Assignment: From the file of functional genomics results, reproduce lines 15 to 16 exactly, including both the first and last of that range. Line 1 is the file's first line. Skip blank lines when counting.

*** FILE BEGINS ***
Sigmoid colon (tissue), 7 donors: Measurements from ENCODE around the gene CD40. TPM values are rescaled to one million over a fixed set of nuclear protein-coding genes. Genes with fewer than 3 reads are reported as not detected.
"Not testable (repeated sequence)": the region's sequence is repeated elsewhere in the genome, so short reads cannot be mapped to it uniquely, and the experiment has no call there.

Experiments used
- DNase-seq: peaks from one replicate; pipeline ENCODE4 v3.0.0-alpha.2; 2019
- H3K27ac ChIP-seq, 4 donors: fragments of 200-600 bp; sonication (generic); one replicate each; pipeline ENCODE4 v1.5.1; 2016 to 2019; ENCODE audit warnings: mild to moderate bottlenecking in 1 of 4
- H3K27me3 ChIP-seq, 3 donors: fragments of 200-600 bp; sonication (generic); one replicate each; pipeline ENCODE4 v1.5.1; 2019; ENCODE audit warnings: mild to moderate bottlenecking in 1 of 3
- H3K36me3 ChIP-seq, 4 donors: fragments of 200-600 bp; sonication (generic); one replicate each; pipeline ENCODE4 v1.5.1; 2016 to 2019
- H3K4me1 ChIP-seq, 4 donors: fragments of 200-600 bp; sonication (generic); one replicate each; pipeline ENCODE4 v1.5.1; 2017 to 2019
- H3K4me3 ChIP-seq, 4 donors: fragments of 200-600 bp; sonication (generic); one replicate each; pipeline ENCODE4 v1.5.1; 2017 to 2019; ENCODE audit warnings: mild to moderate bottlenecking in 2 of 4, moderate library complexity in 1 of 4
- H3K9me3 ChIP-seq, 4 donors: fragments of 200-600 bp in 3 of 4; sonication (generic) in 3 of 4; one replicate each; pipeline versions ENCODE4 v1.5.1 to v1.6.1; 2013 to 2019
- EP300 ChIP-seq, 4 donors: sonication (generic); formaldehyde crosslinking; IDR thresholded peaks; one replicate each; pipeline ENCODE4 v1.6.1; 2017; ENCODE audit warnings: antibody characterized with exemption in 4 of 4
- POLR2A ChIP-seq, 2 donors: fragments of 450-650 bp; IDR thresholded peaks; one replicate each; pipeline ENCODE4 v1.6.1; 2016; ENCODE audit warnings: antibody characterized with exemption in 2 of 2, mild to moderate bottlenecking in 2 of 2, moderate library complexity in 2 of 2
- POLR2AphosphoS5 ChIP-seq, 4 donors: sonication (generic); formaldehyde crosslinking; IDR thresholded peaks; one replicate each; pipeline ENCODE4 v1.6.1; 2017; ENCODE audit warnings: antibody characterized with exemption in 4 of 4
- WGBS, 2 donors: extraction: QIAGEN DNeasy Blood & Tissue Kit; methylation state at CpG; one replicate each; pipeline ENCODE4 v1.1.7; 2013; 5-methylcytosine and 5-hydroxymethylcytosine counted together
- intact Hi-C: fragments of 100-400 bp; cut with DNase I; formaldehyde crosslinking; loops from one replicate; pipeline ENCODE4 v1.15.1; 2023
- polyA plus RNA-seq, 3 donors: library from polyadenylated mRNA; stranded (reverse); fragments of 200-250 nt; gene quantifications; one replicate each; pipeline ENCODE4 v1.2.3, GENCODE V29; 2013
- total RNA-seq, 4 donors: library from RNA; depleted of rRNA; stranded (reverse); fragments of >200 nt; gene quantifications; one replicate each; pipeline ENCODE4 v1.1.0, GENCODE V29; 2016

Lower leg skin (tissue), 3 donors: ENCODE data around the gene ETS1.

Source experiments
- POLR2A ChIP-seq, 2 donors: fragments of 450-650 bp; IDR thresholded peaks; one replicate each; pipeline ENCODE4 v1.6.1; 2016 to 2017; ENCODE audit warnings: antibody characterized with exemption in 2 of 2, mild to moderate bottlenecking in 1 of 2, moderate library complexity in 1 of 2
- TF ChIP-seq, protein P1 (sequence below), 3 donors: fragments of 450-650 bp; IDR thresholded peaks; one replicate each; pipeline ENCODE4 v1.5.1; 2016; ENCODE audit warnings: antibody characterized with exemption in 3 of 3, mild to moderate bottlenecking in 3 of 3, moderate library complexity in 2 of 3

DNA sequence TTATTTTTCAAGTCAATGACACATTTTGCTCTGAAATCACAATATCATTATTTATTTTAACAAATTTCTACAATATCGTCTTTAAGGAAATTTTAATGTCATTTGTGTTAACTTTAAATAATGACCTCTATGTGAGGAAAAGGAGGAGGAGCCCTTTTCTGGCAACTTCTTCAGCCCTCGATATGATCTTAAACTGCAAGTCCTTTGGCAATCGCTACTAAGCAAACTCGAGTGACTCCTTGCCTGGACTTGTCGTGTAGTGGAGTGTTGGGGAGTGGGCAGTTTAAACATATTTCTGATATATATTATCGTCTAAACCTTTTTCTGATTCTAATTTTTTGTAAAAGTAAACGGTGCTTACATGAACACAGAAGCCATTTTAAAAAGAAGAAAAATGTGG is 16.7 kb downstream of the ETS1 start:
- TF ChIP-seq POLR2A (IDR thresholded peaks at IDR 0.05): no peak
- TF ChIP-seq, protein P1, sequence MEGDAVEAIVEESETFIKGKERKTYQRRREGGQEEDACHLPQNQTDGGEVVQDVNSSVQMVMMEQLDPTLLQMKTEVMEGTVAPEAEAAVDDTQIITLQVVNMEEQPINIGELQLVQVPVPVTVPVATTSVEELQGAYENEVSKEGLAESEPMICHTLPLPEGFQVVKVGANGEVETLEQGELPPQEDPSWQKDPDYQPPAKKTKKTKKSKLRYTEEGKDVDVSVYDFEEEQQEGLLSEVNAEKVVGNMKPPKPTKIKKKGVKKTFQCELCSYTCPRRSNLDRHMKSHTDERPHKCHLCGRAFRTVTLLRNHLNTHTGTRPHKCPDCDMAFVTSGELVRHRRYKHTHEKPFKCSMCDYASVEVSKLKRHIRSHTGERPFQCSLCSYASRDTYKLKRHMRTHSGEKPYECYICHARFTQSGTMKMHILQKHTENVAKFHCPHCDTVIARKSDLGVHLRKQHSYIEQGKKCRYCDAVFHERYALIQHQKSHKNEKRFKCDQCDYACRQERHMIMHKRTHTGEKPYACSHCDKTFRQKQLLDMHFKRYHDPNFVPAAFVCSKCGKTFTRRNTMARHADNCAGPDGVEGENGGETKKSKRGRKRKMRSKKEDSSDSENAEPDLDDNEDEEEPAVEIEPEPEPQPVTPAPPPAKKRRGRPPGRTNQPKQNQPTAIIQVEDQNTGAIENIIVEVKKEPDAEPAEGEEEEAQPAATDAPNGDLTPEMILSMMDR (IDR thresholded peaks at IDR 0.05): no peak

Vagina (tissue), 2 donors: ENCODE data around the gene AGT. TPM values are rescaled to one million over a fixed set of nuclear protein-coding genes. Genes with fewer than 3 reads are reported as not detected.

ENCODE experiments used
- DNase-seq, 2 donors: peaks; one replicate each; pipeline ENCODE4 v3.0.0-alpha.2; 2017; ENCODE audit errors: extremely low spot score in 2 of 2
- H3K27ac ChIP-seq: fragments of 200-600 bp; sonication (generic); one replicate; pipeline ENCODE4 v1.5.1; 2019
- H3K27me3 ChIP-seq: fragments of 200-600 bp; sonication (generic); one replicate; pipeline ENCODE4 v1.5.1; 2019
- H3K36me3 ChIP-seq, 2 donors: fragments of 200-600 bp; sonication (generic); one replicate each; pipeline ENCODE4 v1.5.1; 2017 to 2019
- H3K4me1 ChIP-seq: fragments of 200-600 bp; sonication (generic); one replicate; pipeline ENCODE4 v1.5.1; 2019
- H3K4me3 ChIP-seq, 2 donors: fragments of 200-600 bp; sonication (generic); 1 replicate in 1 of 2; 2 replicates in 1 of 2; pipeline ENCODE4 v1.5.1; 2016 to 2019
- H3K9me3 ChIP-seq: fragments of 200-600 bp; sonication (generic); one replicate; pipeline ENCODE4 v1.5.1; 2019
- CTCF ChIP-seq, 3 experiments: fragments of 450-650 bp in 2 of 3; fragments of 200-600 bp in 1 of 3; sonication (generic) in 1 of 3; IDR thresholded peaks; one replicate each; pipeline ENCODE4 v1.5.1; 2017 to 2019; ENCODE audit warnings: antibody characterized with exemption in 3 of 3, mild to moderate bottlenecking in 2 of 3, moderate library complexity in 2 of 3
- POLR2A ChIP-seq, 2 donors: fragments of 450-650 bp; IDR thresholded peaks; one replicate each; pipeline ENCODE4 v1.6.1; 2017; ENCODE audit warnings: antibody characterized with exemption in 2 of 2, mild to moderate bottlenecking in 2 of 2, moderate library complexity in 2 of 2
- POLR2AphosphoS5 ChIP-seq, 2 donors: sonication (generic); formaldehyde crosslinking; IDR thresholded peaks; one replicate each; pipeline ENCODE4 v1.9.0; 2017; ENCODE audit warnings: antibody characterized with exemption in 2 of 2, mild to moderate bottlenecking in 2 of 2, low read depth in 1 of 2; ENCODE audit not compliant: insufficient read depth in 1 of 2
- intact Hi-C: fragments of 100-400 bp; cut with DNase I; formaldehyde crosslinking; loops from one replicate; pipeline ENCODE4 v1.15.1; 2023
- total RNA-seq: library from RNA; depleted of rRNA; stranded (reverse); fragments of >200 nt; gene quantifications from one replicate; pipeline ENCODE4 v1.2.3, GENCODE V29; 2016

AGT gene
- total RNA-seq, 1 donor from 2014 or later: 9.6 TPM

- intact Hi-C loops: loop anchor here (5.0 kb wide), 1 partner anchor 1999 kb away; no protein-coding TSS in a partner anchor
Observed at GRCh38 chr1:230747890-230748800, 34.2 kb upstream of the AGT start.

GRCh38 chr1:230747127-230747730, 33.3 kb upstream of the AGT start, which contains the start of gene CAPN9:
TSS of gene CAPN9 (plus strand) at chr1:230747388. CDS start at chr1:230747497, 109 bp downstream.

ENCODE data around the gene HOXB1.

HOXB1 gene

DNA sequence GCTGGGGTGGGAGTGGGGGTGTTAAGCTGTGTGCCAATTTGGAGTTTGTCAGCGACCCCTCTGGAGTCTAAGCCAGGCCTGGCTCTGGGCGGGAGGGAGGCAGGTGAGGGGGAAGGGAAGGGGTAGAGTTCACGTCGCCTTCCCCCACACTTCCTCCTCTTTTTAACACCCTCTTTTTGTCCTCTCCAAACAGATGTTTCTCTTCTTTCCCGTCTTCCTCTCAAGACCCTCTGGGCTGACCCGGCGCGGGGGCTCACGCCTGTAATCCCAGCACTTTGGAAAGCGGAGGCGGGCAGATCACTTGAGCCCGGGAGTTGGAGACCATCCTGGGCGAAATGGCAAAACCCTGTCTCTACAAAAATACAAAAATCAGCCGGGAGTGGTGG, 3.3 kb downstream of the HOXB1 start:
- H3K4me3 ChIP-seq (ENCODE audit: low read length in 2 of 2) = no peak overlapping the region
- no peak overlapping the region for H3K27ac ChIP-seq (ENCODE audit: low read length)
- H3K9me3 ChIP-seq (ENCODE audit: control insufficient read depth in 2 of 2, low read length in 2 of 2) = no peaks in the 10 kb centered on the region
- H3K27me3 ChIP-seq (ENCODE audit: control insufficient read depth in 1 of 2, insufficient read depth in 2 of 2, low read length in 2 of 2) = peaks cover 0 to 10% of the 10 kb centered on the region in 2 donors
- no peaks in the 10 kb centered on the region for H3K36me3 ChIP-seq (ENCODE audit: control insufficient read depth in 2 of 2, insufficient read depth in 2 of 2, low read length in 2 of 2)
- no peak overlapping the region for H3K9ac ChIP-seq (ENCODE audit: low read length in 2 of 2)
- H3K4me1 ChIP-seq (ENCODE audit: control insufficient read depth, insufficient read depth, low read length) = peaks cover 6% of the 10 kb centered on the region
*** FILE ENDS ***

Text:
- intact Hi-C: fragments of 100-400 bp; cut with DNase I; formaldehyde crosslinking; loops from one replicate; pipeline ENCODE4 v1.15.1; 2023
- polyA plus RNA-seq, 3 donors: library from polyadenylated mRNA; stranded (reverse); fragments of 200-250 nt; gene quantifications; one replicate each; pipeline ENCODE4 v1.2.3, GENCODE V29; 2013